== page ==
• Revise the key themes in Richard III- what are they? What is the importance of each? What role do they have in the play? Use Sparknotes to help with this  http://www.sparknotes.com/shakespeare/richardiii/
  • Create a mind map of key quotations for each character and explore them
  • Revise language techniques
  • Practise writing up an essay introduction and/or PETAL paragraphs

Term 6: GCSE Preparation scheme

Students develop their English Language and English Literature skills in readiness for GCSE style

Assessment Focus and Purpose Key Concepts/Skills Assessed Preparation/Key Areas to Revise
Whilst there are no formal assessments for this unit of work, students will be regularly informally assessed on the GCSE Literature and Language skills which will be developed throughout the unit.
  • All Literature and Language Assessment Objectives will be developed during this unit.
  • In order to support the class work of the unit, students can consolidate the skills acquired in the lessons through producing revision resources such as detailed mind maps.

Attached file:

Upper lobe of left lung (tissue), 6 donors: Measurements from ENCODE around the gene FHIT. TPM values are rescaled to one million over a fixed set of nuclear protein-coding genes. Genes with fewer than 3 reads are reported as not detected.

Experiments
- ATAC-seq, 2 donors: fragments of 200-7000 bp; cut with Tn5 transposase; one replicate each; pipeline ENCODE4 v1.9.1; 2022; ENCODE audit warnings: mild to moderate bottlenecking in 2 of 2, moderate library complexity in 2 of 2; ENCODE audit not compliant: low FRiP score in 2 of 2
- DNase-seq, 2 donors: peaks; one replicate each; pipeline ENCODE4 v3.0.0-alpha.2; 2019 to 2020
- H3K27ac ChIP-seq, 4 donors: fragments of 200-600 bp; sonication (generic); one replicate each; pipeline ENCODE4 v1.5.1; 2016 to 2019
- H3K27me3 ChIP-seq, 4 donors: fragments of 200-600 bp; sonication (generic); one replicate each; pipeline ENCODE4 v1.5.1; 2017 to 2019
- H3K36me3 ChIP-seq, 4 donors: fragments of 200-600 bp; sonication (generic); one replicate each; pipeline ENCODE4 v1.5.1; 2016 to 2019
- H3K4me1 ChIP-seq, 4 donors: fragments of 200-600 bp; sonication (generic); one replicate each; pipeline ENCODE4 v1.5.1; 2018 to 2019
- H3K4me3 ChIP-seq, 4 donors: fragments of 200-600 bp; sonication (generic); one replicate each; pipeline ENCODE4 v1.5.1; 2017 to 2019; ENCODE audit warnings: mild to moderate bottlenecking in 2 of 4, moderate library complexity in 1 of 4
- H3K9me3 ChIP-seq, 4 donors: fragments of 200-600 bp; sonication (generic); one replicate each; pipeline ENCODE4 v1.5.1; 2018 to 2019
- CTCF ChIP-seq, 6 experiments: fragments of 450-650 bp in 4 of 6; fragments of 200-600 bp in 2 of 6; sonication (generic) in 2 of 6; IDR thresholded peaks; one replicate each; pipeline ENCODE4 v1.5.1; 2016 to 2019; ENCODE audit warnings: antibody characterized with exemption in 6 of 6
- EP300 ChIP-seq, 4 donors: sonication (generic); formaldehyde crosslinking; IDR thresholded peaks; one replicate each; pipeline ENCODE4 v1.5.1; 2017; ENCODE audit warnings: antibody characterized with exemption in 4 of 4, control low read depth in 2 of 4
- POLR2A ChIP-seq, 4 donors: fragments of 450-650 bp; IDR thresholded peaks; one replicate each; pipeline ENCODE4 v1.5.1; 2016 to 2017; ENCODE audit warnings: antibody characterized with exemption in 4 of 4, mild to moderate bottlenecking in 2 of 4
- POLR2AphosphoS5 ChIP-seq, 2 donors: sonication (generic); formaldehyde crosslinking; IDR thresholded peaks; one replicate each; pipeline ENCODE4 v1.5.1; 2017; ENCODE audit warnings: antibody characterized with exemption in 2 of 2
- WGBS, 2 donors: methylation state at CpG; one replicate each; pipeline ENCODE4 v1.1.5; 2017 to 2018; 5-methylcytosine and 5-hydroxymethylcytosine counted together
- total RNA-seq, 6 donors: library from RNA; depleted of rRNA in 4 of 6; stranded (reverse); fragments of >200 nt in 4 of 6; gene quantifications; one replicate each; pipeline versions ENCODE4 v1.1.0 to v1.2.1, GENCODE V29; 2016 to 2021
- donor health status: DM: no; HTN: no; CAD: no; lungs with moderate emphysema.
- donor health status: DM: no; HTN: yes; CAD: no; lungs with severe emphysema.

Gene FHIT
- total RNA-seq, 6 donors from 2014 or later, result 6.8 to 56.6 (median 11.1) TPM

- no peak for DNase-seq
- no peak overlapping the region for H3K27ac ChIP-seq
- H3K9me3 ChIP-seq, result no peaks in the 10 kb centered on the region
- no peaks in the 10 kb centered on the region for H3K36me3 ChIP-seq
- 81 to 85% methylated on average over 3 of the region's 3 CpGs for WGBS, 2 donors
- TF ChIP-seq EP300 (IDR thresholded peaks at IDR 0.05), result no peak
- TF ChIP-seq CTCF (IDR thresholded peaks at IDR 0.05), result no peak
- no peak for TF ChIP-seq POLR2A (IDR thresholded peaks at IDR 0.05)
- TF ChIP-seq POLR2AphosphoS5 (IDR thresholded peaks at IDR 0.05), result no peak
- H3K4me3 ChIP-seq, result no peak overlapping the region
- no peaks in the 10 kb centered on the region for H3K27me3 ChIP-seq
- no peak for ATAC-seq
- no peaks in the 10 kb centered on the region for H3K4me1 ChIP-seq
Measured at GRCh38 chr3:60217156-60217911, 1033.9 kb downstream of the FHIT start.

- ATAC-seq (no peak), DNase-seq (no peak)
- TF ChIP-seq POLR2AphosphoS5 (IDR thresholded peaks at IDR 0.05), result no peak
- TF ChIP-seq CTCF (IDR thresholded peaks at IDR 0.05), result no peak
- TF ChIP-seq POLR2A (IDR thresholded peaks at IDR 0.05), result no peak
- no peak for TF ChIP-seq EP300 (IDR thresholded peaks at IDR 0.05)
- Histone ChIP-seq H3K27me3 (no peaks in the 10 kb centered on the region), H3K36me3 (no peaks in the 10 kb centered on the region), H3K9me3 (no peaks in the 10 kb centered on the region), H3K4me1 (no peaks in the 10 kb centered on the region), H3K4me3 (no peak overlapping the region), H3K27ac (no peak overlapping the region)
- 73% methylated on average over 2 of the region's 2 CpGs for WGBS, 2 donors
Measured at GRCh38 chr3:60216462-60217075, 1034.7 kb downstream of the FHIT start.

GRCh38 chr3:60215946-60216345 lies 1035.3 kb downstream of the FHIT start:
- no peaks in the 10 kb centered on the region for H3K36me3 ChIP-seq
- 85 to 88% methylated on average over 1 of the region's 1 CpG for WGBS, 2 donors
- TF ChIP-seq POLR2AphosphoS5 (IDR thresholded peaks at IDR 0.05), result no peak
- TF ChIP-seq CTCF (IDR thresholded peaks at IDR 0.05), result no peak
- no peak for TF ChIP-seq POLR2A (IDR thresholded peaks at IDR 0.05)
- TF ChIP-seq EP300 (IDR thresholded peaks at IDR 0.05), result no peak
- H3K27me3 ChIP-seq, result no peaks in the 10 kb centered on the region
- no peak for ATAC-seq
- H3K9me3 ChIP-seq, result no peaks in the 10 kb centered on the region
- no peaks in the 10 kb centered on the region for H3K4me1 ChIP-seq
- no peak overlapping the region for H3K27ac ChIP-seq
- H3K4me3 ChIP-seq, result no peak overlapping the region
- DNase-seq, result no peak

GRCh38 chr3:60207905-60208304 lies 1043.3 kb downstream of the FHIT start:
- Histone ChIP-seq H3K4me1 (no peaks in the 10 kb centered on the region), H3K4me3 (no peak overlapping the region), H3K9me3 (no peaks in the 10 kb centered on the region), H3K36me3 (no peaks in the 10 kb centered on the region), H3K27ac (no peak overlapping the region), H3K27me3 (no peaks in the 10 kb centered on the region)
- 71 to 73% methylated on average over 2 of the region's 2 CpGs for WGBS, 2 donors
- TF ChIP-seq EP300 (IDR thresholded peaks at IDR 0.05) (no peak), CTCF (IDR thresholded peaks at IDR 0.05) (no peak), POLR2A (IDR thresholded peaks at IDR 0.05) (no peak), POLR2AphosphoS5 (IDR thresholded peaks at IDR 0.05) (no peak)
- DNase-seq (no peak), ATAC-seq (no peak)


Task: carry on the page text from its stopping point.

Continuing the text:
• It will also benefit students to read widely in order to support this unit. This could include non-fiction and fiction texts such as novels, autobiographies, short stories, magazine articles etc.

 

Year 9 Assessment

Term 1: Words at War (Poetry)

Students study a range of war poems from the past and present

Assessment Focus and Purpose Key Concepts/Skills Assessed Preparation/Key Areas to Revise
Interim assessment (Reading) To assess the ability to compare and contrast the key ideas in two poems. This is a written assessment that lasts for 1 hour. Students are required to write a comparative essay about ‘The Man He Killed’ and ‘The Charge of the Light brigade.
  • AO1- Read, understand and respond to texts
  • AO2- Analyse language, form and structure using relevant terminology
  • AO3- Show understanding of the contexts in which texts are written
  • Re-read both poems and ensure they are annotated in detail
  • Revise language and structure poetic terminology (use your glossary)
  • Revisit plan completed in lesson to ensure it is detailed and thorough
  • Practise writing up an essay introduction and/or comparative PETAL paragraphs
     

Term 2: Of Mice and Men

Students study the full novel written by John Steinbeck

Assessment Focus and Purpose Key Concepts/Skills Assessed Preparation/Key Areas to Revise